Looking to others for style inspiration and style advice can be a wonderful boon, but it can also be laden with pitfalls. Here are a few questions to help you navigate:
1. Are you asking for an opinion before trying to form one of your own?
If you ask what someone else things of something before sitting quietly with yourself and determine what you think of it, you're handing over the keys to the kingdom. Your opinion should ultimately matter more than the opinion of others when it comes to the way you dress, and forming your own opinion first requires both the time for consideration and the confidence to claim an opinion.
If you're still really not sure, it can be beneficial to ask others, BUT, get clear on what you're looking for in terms of feedback before asking. General "what do you think of this?" is not likely to be as helpful as "which pant leg best balances my body lines x or y?". If you've taken the time to ask your own opinion, you should have an idea of what you remain unclear on. Is the line off? Does the vibe not enhance your authentic beauty? Is the color a smidge too bright or too cool? Neckline too sharp or closed? Know what you're uncertain of, and phrase your question to others to reflect that.
2. Are you copying someone's look wholesale?
I think copying is one of the most useful tools available to us, and that everyone should try copying this or that to see what happens, but a full scale copying isn't beneficial on a daily basis- it's most useful as a temporary tool to see what works and what doesn't. Using someone else's look as a template for your own is wonderful, accompanied with doing the work to personalize it so that it fits you like a glove.
I see women try to copy a look or archetype (fantastical beauty, base 5) and become quite frustrated that it isn't working- that nothing is working. That's because to copy wholesale is to try on a costume. There is much to be learned from trying on a costume, but it's important to remember that it is a costume until you've drawn in other elements and tailored it to the particulars of your beauty.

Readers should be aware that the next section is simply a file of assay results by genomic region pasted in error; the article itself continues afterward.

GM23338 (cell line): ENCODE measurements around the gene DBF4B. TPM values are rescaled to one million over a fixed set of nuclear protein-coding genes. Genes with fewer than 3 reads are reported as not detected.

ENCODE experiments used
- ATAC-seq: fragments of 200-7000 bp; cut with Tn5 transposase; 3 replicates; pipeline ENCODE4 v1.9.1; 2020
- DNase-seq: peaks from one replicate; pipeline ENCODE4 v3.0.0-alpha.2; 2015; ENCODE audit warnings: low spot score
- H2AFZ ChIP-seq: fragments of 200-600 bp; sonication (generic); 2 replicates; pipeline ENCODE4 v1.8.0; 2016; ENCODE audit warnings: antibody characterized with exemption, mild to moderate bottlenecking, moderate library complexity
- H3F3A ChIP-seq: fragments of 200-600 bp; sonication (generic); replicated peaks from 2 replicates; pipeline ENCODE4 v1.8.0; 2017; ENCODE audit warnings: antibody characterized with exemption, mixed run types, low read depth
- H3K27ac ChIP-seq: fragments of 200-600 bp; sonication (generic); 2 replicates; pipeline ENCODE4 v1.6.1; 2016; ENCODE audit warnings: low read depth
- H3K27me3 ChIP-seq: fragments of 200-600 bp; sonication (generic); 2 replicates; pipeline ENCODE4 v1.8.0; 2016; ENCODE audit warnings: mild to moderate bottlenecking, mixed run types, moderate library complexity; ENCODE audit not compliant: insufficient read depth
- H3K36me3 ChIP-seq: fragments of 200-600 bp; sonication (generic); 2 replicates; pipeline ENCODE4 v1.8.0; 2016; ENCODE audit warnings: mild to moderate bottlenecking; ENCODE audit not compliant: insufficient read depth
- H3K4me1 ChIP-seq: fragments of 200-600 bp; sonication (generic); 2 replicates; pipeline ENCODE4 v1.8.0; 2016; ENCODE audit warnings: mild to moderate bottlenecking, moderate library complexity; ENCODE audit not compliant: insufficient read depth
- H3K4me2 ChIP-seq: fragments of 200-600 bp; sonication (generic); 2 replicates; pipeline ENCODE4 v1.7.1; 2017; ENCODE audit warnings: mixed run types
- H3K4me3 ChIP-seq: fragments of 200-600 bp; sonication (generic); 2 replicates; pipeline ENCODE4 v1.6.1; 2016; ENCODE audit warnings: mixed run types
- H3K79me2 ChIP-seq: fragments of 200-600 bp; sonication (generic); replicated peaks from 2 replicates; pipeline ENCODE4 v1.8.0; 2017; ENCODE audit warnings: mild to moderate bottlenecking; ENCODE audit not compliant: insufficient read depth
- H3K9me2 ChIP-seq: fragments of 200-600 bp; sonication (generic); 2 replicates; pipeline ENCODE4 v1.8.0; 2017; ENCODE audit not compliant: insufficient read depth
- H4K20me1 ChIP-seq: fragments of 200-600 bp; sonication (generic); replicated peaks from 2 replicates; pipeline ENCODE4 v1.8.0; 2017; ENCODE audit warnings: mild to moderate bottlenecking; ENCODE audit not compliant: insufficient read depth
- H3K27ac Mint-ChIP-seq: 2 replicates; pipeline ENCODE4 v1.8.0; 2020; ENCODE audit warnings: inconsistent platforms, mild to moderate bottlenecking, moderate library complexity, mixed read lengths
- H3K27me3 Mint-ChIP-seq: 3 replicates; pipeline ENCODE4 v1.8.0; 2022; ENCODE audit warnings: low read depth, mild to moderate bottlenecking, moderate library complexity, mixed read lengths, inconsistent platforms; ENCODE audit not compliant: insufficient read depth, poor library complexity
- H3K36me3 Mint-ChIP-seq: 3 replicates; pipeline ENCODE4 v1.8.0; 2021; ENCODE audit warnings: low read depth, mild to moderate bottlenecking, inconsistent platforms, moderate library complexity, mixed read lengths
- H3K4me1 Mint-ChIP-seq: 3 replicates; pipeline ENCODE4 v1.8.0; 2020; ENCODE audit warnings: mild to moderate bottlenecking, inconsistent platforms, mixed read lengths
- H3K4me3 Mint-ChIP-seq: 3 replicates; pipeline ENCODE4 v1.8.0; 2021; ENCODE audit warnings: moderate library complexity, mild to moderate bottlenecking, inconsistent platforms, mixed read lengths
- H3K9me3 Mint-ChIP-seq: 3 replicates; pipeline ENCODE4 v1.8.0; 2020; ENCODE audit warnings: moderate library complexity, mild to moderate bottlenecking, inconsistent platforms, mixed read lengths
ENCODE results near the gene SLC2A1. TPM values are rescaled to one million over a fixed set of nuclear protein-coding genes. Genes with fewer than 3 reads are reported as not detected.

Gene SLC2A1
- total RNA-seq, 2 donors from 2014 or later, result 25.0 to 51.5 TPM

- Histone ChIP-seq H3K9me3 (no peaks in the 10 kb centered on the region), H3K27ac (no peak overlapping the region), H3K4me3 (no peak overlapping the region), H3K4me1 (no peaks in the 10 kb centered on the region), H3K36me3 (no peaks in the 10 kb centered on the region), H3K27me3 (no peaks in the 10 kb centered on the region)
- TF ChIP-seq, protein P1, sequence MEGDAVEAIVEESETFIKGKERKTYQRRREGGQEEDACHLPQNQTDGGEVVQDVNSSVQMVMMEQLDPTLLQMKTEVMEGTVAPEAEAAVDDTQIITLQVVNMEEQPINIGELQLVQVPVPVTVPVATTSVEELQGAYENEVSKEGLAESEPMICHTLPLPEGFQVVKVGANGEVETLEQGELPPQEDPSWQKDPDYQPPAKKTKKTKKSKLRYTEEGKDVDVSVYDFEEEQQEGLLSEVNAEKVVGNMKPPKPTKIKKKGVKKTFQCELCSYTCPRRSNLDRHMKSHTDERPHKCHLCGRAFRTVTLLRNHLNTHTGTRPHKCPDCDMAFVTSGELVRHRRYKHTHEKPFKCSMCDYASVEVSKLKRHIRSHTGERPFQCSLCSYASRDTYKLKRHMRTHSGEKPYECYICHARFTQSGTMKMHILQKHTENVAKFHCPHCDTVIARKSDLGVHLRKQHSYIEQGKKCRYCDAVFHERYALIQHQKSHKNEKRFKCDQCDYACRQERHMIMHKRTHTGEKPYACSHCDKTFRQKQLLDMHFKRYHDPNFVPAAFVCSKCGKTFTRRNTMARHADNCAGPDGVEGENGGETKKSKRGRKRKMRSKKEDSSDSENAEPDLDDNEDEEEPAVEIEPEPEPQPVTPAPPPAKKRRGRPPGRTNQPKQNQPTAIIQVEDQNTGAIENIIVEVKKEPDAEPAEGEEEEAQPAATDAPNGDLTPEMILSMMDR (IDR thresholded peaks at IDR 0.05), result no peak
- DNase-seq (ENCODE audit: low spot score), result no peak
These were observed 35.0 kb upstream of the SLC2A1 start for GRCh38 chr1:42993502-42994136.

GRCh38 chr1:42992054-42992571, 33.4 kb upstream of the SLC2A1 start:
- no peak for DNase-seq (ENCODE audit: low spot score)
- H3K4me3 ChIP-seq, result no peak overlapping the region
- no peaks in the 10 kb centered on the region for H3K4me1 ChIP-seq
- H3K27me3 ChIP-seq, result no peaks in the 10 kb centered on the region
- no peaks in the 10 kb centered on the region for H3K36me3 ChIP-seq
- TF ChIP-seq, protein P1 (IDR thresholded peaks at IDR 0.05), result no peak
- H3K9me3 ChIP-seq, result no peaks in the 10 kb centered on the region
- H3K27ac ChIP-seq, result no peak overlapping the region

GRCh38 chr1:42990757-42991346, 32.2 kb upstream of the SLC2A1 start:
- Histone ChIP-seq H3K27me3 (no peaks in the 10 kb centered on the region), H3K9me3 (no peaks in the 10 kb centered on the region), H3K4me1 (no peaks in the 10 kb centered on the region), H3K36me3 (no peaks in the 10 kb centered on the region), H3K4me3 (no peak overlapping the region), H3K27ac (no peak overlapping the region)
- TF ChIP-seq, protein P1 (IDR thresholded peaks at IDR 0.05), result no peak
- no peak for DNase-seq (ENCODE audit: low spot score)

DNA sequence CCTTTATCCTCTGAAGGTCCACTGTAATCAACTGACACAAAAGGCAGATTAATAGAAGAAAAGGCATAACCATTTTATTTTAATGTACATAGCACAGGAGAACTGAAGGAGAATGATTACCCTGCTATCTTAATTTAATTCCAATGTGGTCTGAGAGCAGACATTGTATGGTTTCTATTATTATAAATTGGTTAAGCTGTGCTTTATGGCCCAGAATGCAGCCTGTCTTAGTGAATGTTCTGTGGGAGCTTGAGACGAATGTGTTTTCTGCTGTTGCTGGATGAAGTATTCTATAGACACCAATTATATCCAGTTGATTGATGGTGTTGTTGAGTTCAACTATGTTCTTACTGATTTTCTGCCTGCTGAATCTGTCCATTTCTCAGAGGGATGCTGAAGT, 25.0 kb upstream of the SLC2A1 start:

3. Are you asking for feedback with a closed mind?
One of the things I see happen commonly, is someone posting as if they're asking for feedback, when really what they wanted was to share a look and hear confirmation that it is well done. The opposite happens as well, where something they think is awful is shared, and they're frustrated when the audience disagrees. If you share a look, state clearly whether you want feedback or not. If you do want feedback, maintain an open mind, and ask for honesty.
Honesty is very important in guiding yourself or others (when they've asked for it) toward authentic beauty. It serves no one to blow smoke. Honesty can be done kindly. One of the best examples I've heard was something along the lines of, "That ____ isn't good enough for you." Isn't that a great way to say that something looks bad? It can be hard to find a way to say that something looks bad, because we know the person themselves to be beautiful, and it can falsely feel like telling the person they themselves look bad, rather than the thing looks bad/isn't serving to enhance their beauty.
It can feel painfully personal to have our style critiqued, because it is to a degree a reflection of our identity and self-expression. This is the very reason that honesty is so important. We want to do a good job at both expressing and enhancing ourselves in a pleasing and authentic way to visually communicate to others, and we need to know what is truly effective to do so. Being kindly honest is a gift for us to share with one another. When you hedge your honesty or dilute it too much, it becomes a disservice- exactly the opposite of what you had intended.
4. Are you inspired by style that doesn't enhance you?
This point can be brutal. It's hard to admire a look that perfectly enhances someone else without also wanting to have it for yourself, but stay true to what enhances you. Once you know your authentic beauty, it's easy to come to touchstone words that describe what enhances you. If a touchstone word is quirky, but you have an obsession with classy, you will have to be very very careful of how you try to bring your love of classy into your own look. When best looks and lusted after looks are really far apart, the more you can leave to admire on others who do it well, the better.
There are ways to bring elements into your best look from styles you love. The closer the admired style is to your own authentic beauty, the greater the elements you can borrow; and the farther apart, the more carefully they need to be handled. If quirky admires classy, she will have to bring classy in in ways that that still read as quirky- using classy elements in a surprising and unusual way- a blazer with an unexpected print or a strand of pearls in a fun color or with size variation. There is always room to play, as long as you're staying true to your best.
Have you noticed other pitfalls? What do you encounter the most?